FLAG–Man2C1 was expressed in HEK-293 cells and the protein extract was obtained. From 200 μl of the extract, the cytosolic fraction (the supernatant from centrifugation at 100000 g) and membrane fraction (the pellet from centrifugation at 100000 g) were obtained as described above. The membrane fraction was washed further with 200 μl of extraction buffer [10 mM Hepes/NaOH (pH 7.4), 5 mM MgCl2, 150 mM potassium acetate and 0.25 M sorbitol] and centrifuged at 100000 g for 1 h. The final pellet fraction was suspended with 40 μl of the same buffer and Western blotting analysis for FLAG–Man2C1 and PDI (protein disulfide-isomerase; antibody from BD Biosciences) was performed for each fraction.
Enzyme assay for cytoplasmic α-mannosidase
For a 40 μl enzyme reaction, 20 μl of 200 mM Mes/NaOH buffer (pH 6.7), 10 μl of 4 mM pNP-α-Man (p-nitrophenyl-α-D-mannoside) and 1–10 μl of enzyme fraction (cytosol or purified FLAG–Man2C1) were added. Incubation was carried out at 37 °C and, at the indicated times, the reaction was stopped by adding 900 μl of 0.2 M Na2CO3 (pH 11.4). The amount of liberated p-nitrophenol was determined spectrophotometrically at 410 nm. One unit of enzyme was defined as the amount required to catalyse the release of 1 μmol of p-nitrophenol from pNP-α-Man per min at 37 °C under the conditions described above. Protein concentrations were determined by the BCA (bicinchonic acid) method (Pierce) according to the manufacturer's instructions using BSA as a standard.
Effect of Co2+ ions on FLAG–Man2C1 activity
To examine the effect of Co2+ ions on enzyme activity, 0, 0.5, 1 or 2 mM of CoCl2 was added to the purified FLAG–Man2C1 fraction and the solution was pre-incubated at 37 °C for 30 min before the enzyme assay. When Man5GlcNAc-PA was used as a substrate in the enzyme assay, 25 pmol (per 100 μl reaction) of Man5GlcNAc-PA was used instead of pNP-α-Man. After a reaction at 37 °C for 1 h, the sample was boiled for 5 min, and centrifuged at 17000 g for 2 min. The resulting supernatant was used in HPLC analysis.
Effect of various mannosidase inhibitors for FLAG–Man2C1 activity
To examine the effect of various inhibitors on purified FLAG–Man2C1, various concentrations of inhibitors, KIF (kifunensine; Toronto Research Chemicals), SW (swainsonine; Seikagaku Kogyo Co.) or DMM (deoxymannojirimycin; Toronto Research Chemicals) were added to the enzyme reaction. For the enzyme fraction, purified FLAG–Man2C1 containing 2 mM CoCl2 was used.
siRNA (small interfering RNA)
The inhibition of Man2C1 expression by siRNA was performed using the double-stranded siRNA of the human Man2C1 gene. The design and synthesis of siRNA were carried out by Nippon EGT Co. (Toyama, Japan). The following three sets of sequences were used: first set (small letters indicate the sequence matched to the Man2C1 gene); 5′-ccacagugccuuccucuuuTT-3′, 5′-aaagaggaaggcacuguggTT-3′; second set; 5′ccaguuugugcuauuugauTT-3′, 5′-aucaaauagcacaaacuggTT-3′; third set; 5′-ucagauggugaacguguguTT-3′, 5′-acacacguucaccaucugaTT-3′. Three sets of double-stranded siRNAs (20 μM each, 50 μl per 10-cm dish) were transfected into HEK-293 cells using Lipofectamine 2000. Following 48 h of transfection, the cells were either collected and RNA was isolated using Trizol (Invitrogen) according to the manufacturer's recommendation or cytosol was prepared as described above for the α-mannosidase activity assay.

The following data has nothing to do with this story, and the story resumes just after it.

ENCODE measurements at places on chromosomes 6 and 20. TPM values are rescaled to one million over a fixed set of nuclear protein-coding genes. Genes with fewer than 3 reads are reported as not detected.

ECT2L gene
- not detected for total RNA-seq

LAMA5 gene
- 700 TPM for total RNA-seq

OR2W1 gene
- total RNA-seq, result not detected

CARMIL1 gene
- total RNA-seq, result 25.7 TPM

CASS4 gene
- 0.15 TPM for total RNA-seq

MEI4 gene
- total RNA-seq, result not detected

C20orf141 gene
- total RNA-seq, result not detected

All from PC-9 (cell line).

Quantitative gene expression analyses by real-time PCR
Real-time PCR analyses were performed using a Smart Cycler II System (Cephid). The cDNA synthesis was performed using the SYBR Green Real-Time PCR Core Kit (Takara Bio) according to the manufacturer's recommendation. Each reaction was performed in a 25 μl volume with a final concentration of 1× SYBR premix Ex Taq, 200 nM primers and 2 μl of cDNA. The thermal cycling conditions for the real-time PCR were 10 s at 95 °C to activate SYBR Ex Taq, followed by 40 cycles of denaturation for 5 s at 95 °C and an annealing extension for 20 s at 60 °C. The mean number of cycles to the threshold of fluorescence detection was calculated for each sample. GAPDH (glyceraldehyde-3-phosphate dehydrogenase) expression was also quantified to normalize the amount of cDNA in each sample. For quantification of GAPDH expression, 1/10 diluted cDNA with RNase- free water was used for the PCR reaction. The specificity of the amplified products was monitored by its melting curve. The primer sets used for real-time PCR was as follows: Man2A1: 5′-ggcctatatccaggatgccaaac-3′; 5′-ttgctcaaggccacgattatca-3′; Man2B1: 5′-cgggcaacgtttgatcctg-3′; 5′-aggcctggtcactttcgttgtc-3′; Man2C1: 5′-cagggcactgccacattgatac-3′l; 5′-gaactcagggttccgctcca-3′; GAPDH: 5′-attgccctcaacgaccactt-3′; 5′-aggtccaccaccctgttgct-3′.